Low income parents in Scandinavia are amongst the least likely in Europe to be married, according to new research by Marriage Foundation.
Norway, Sweden, Finland and Denmark have an average of under a third (30 per cent) of poor parents who are married, as compared to the continental average of 43 per cent.
The Mediterranean countries fare best with over half (53 per cent) of low income parents married.
The research reveals for the first time that the so-called ‘marriage gap,’ the difference in marriage take up between the poorest and richest households, is a problem throughout the continent.
The marriage gap is widest in the Scandinavian countries, with 75 per cent of the highest earner parents married compared to only 30 per cent of low earners, a difference of 45 per cent.
The Mediterranean countries have the lowest marriage gap with 53 per cent of low income and 87 per cent of the richest parents married, a difference of only 34 per cent.
A previous study by the Institute for Family Studies have shown that where marriage rates are low, family breakdown is high across Europe. Marriage Foundation research has found that the marriage gap is one of the main drivers of the cycle of social disadvantage.
Harry Benson, research director of Marriage Foundation, commented: “This research shows for the first time that the problem of the marriage gap – where the wealthy perpetuate their wealth and advantage by getting married, while the poorest suffer greater instability by not – is manifest across Europe.
“The evidence to show marriage is the greatest guarantor of family stability is now indisputable. Here in the UK, of the parents who stay together until their child reaches their fifteenth birthday, 93 per cent are married. Committed, stable cohabiting couples are of course just as good as married ones at raising children, but unfortunately they are fleetingly rare.
“The whole of Europe needs to wake up to this phenomenon where the poorest are experiencing family breakdown with ever greater frequency, while the rich elite continue to reap the benefits of stable, married life.”
Sir Paul Coleridge, former High Court judge and chairman of Marriage Foundation, commented: “Following Marriage Foundation’s original research on the UK marriage gap released last year, this new cross European data is at once interesting and alarming. Interesting because it shows that all of Europe has a significant problem in this area. Britain is about average. Alarming because when the figures are examined more closely it seems there is a significant discrepancy between countries which are regarded superficially as very similar.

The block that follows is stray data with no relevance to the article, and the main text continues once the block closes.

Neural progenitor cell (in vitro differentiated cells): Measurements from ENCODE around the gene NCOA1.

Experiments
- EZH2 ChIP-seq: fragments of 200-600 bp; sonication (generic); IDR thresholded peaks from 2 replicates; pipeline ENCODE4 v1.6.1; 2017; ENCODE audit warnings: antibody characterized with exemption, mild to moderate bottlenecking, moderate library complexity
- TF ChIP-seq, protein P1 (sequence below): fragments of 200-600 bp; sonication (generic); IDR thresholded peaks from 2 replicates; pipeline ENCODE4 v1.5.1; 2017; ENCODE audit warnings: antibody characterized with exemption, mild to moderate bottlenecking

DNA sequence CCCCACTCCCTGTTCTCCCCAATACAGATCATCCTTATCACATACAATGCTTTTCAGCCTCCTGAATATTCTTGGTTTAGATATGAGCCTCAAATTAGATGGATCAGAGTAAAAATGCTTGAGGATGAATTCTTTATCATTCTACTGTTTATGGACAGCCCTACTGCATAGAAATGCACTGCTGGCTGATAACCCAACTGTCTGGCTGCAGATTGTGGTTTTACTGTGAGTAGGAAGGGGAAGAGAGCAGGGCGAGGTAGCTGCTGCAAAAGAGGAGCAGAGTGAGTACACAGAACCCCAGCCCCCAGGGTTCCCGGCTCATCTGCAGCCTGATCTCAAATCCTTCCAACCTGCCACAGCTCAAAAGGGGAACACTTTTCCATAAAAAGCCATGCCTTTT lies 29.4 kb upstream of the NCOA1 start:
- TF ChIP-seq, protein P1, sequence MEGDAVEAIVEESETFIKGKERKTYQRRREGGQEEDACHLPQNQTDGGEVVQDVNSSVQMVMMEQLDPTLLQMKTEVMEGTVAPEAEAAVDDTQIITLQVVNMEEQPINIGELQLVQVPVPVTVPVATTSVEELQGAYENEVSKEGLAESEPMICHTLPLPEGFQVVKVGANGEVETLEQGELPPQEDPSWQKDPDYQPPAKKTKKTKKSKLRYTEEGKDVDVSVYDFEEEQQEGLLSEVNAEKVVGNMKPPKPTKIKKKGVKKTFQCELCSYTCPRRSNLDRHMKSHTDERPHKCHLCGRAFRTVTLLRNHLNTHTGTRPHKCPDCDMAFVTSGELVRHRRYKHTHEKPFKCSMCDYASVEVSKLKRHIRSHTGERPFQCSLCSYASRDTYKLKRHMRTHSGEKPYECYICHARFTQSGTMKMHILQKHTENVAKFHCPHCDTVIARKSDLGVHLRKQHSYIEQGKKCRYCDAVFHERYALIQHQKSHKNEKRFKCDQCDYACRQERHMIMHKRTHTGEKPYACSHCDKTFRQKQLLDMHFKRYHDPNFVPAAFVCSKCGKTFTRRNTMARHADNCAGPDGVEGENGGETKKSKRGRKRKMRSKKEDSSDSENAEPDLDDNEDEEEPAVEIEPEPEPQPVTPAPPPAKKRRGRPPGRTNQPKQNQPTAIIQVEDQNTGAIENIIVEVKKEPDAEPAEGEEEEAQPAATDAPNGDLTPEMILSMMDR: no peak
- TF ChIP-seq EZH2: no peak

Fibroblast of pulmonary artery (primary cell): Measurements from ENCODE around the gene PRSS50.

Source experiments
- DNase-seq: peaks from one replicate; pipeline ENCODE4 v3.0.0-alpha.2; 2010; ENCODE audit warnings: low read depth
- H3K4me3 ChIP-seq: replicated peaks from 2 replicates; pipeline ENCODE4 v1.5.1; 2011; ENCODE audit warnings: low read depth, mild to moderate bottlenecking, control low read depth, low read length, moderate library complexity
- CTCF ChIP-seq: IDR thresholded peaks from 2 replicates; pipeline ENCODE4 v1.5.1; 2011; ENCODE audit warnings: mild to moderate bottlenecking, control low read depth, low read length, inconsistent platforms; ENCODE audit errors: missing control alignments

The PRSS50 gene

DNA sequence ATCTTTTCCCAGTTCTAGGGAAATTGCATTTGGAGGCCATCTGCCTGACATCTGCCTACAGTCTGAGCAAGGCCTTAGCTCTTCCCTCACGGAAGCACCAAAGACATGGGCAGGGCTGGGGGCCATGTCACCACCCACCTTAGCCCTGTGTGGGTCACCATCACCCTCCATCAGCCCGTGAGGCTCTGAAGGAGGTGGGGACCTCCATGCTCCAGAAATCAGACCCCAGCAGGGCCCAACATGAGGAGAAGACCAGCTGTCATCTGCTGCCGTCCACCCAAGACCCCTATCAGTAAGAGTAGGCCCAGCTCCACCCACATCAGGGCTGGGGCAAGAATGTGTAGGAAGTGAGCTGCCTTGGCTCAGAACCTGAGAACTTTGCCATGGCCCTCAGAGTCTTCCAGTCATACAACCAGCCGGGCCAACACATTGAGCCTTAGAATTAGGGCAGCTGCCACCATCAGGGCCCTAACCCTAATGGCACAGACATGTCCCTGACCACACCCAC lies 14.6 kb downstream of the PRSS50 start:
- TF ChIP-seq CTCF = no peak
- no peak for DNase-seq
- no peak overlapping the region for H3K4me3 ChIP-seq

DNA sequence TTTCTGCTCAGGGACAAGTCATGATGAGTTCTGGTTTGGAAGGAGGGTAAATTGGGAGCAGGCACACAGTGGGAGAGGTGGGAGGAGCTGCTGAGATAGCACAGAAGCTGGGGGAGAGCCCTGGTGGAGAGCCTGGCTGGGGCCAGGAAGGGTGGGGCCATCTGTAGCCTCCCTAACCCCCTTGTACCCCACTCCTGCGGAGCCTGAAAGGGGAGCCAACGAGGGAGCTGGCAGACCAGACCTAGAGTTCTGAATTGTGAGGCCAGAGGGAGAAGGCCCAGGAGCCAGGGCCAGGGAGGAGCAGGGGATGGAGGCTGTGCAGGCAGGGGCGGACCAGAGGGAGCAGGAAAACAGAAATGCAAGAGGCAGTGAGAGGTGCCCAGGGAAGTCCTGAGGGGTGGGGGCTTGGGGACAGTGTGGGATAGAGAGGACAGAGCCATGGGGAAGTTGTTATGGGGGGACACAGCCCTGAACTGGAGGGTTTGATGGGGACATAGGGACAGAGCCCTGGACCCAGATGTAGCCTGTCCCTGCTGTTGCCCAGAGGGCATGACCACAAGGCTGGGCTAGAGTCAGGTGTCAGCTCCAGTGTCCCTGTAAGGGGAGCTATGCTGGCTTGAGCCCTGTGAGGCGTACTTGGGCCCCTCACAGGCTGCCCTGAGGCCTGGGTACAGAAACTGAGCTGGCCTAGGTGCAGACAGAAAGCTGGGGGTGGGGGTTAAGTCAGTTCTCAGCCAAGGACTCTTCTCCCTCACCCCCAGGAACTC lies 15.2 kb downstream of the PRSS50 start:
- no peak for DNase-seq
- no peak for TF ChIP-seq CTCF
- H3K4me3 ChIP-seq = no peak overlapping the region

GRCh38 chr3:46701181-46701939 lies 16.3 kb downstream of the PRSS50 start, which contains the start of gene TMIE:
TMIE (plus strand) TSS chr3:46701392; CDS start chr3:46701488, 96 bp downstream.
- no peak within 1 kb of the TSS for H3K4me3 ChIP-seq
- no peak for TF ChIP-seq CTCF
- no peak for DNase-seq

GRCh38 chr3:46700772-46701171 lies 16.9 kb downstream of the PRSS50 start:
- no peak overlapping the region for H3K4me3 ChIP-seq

“The Scandinavian models are always held up as best for education, social mobility and general quality of life, but family stability is clearly a big exception. Their low rates of marriage among the poor lead inevitably to higher rates of family breakdown.
“The Mediterranean countries meanwhile have long been known for their healthy diets and good work-life balance. Now we know another secret of their success: the majority of both rich and poor commit to stable, life-long married relationships so their children enjoy the very real advantage of stability.
“The traumatic effects of family breakdown, wherever it is found, should not be underestimated. Whether through the psychological impact of parental separation or the loss of contact with one parent, children living in lone parent families tend to fare worst on almost any negative social indicator. They are more likely to be truant from school, suffer mental health problems, miss out on higher education and obtain less well-paid employment. The children of married parents, on the other hand, have the highest levels of self-esteem as out recent research demonstrated.
“Social inequality is quite rightly regarded as a real problem calling for urgent action. Surely no European government or political party serious about combatting this mischief can afford to ignore the rising tide of family breakdown particularly in the poorest families.”